Concluding that its September 28, 2018 judgment lifting age restrictions on the entry of women into the Sabarimala hill shrine may impinge on the affairs of other religions too and will require a more detailed examination, the Supreme Court, in a 3-2 decision Thursday, decided that petitions seeking review of the verdict will be kept pending till a larger bench of seven judges takes a call on the matter.
In turning to a larger Bench, three of the five judges on the Constitution Bench — Chief Justice of India Ranjan Gogoi, Justices A M Khanwilkar and Indu Malhotra — sought clarity on issues ranging from the essential religious practice test, including the “apparent conflict” between rulings in the Shirur Mutt case and Durgah Committee, Ajmer; entry into a mosque/durgah by Muslim women and into an agyari by Parsi women married to non-Parsis; the interplay between freedom of religion under Articles 25 and 26 of the Constitution and other provisions in Part III, particularly Article 14; and, the definition of constitutional morality.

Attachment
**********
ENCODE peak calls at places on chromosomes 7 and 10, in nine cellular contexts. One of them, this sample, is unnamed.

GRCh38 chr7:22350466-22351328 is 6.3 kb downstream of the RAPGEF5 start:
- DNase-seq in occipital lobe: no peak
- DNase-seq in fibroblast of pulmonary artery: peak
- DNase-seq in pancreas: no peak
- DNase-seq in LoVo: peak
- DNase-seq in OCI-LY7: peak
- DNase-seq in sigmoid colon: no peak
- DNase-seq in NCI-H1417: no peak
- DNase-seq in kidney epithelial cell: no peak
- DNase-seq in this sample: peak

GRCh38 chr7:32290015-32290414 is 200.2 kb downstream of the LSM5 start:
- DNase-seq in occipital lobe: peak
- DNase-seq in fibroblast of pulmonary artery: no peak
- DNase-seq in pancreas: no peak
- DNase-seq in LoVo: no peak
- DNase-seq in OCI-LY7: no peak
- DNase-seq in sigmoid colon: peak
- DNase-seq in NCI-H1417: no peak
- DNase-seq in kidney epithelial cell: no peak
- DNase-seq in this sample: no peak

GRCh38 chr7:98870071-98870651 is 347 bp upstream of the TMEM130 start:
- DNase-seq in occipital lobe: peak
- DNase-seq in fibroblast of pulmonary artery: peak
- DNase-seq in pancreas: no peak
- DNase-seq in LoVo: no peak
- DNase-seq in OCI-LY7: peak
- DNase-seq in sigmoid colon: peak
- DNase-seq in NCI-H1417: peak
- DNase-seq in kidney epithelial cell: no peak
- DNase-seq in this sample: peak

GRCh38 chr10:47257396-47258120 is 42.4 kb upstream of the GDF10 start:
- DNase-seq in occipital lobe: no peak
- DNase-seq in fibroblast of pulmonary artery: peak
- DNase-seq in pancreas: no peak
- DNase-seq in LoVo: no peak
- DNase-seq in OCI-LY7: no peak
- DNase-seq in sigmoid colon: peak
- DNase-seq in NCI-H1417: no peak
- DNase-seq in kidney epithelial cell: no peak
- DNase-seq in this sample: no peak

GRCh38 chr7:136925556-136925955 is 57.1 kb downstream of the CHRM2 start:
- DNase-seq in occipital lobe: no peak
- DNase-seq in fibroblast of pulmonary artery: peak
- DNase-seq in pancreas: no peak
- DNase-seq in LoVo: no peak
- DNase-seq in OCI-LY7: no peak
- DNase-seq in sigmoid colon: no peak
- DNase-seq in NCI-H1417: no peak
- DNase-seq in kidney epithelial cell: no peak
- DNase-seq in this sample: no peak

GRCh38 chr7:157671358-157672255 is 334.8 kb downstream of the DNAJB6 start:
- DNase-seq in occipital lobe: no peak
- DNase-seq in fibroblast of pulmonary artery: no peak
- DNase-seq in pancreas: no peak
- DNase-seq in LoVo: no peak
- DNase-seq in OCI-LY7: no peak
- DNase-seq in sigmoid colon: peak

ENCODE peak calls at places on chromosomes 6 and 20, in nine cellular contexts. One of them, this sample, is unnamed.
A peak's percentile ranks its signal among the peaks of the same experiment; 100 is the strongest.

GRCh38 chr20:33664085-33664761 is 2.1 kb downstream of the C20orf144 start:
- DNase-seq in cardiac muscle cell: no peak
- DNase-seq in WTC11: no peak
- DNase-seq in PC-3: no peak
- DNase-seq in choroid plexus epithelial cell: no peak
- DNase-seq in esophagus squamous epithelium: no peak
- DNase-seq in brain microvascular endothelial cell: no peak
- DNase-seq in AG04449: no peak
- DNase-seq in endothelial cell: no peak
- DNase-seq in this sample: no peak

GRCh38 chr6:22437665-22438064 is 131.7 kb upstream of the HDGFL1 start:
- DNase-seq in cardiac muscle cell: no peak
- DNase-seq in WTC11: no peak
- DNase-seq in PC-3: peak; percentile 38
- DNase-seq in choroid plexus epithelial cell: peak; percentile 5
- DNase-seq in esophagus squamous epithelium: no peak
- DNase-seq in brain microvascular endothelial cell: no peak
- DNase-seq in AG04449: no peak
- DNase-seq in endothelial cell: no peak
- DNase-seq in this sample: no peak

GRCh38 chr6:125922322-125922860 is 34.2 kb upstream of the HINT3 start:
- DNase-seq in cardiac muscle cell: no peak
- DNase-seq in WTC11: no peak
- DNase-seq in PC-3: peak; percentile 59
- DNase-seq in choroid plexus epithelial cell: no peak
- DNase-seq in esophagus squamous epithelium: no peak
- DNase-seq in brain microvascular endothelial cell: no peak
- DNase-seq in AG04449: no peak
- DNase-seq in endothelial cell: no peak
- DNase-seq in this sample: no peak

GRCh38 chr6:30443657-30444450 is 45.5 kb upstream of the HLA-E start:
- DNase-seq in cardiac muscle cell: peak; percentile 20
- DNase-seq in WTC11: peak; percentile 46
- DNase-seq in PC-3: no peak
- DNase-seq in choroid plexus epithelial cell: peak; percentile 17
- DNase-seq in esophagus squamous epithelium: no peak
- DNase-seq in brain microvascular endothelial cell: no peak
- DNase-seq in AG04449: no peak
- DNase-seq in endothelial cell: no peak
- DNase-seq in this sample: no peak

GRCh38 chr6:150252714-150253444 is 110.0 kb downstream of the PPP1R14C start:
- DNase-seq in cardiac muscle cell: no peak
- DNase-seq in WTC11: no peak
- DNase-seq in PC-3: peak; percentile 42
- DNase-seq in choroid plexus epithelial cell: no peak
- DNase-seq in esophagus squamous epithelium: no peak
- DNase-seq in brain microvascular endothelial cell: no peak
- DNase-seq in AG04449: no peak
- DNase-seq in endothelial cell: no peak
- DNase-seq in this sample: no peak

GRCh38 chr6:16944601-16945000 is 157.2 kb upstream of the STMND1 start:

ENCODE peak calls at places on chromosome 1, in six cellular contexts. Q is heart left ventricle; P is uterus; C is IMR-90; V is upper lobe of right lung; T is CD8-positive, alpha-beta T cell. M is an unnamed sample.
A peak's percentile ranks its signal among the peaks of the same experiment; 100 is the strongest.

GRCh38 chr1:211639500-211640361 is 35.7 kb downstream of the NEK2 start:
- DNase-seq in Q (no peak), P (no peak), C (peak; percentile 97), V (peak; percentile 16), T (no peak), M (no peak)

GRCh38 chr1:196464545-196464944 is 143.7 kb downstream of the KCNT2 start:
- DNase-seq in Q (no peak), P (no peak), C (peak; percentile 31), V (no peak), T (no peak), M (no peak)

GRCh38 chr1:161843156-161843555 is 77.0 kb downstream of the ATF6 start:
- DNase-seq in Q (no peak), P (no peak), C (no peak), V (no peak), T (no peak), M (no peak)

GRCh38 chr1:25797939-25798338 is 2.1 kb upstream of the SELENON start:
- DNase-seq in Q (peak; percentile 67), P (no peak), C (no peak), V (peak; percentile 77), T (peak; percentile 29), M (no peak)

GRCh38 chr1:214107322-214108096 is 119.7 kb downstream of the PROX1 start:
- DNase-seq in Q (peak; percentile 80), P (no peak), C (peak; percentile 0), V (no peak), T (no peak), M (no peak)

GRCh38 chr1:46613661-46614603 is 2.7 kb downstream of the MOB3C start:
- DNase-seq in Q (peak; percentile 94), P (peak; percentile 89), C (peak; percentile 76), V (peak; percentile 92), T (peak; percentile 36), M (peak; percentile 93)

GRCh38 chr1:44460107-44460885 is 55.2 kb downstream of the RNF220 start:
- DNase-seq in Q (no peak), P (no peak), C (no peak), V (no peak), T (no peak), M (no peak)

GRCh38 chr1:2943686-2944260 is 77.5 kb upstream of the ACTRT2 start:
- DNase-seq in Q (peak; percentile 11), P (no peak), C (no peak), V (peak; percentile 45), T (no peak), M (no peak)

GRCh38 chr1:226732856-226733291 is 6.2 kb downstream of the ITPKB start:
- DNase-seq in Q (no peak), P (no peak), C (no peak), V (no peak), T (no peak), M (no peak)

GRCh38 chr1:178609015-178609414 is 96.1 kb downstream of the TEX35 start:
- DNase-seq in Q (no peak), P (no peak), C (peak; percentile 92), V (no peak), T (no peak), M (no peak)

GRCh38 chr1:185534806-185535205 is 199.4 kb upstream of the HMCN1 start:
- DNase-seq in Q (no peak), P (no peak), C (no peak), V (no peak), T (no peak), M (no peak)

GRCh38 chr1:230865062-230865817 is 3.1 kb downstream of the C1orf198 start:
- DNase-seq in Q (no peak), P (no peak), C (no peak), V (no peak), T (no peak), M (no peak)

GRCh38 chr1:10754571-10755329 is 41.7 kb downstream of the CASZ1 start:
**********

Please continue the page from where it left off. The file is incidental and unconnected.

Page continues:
While Justices Rohinton F Nariman and D Y Chandrachud gave a dissenting view, Justice Khanwilkar, who had gone with the majority 4-1 verdict in 2018 that lifted age restrictions on entry into Sabarimala, went with the majority decision to seek clarity from a larger bench this time. In the 2018 order, Justice Malhotra was the lone judge with a dissenting view.
Writing the majority judgment for himself and Justices Khanwilkar and Malhotra, CJI Gogoi said the “debate about the constitutional validity of practices entailing into restriction of entry of women generally in the place of worship is not limited to this case, but also arises in respect of entry of Muslim women in a Durgah/Mosque as also in relation to Parsi women married to a non-Parsi into the holy fire place of an Agyari” and “it is time that this Court should evolve a judicial policy, befitting to its plenary powers, to do substantial and complete justice and for an authoritative enunciation of the constitutional principles by a larger bench of not less than seven judges”.